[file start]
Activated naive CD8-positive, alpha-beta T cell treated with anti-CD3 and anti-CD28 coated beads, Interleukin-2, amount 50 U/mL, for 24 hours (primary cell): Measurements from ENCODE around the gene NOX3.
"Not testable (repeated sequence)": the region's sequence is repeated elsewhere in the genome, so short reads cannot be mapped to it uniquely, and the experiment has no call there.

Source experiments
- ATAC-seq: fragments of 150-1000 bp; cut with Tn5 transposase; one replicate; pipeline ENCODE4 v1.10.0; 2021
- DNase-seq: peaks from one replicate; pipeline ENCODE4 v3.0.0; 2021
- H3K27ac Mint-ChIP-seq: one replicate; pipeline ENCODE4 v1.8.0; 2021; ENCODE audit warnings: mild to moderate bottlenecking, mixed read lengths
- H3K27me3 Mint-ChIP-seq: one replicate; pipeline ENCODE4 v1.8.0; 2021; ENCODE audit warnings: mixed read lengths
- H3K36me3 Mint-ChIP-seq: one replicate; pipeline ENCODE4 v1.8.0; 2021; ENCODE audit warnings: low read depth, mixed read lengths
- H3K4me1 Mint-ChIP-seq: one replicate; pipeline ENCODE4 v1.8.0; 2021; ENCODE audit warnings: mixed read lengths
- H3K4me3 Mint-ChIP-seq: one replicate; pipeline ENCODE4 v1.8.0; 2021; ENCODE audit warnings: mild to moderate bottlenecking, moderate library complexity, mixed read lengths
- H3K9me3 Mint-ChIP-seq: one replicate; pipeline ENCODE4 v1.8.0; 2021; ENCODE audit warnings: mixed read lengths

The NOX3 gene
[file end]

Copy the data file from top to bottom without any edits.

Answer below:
Activated naive CD8-positive, alpha-beta T cell treated with anti-CD3 and anti-CD28 coated beads, Interleukin-2, amount 50 U/mL, for 24 hours (primary cell): Measurements from ENCODE around the gene NOX3.
"Not testable (repeated sequence)": the region's sequence is repeated elsewhere in the genome, so short reads cannot be mapped to it uniquely, and the experiment has no call there.

Source experiments
- ATAC-seq: fragments of 150-1000 bp; cut with Tn5 transposase; one replicate; pipeline ENCODE4 v1.10.0; 2021
- DNase-seq: peaks from one replicate; pipeline ENCODE4 v3.0.0; 2021
- H3K27ac Mint-ChIP-seq: one replicate; pipeline ENCODE4 v1.8.0; 2021; ENCODE audit warnings: mild to moderate bottlenecking, mixed read lengths
- H3K27me3 Mint-ChIP-seq: one replicate; pipeline ENCODE4 v1.8.0; 2021; ENCODE audit warnings: mixed read lengths
- H3K36me3 Mint-ChIP-seq: one replicate; pipeline ENCODE4 v1.8.0; 2021; ENCODE audit warnings: low read depth, mixed read lengths
- H3K4me1 Mint-ChIP-seq: one replicate; pipeline ENCODE4 v1.8.0; 2021; ENCODE audit warnings: mixed read lengths
- H3K4me3 Mint-ChIP-seq: one replicate; pipeline ENCODE4 v1.8.0; 2021; ENCODE audit warnings: mild to moderate bottlenecking, moderate library complexity, mixed read lengths
- H3K9me3 Mint-ChIP-seq: one replicate; pipeline ENCODE4 v1.8.0; 2021; ENCODE audit warnings: mixed read lengths

The NOX3 gene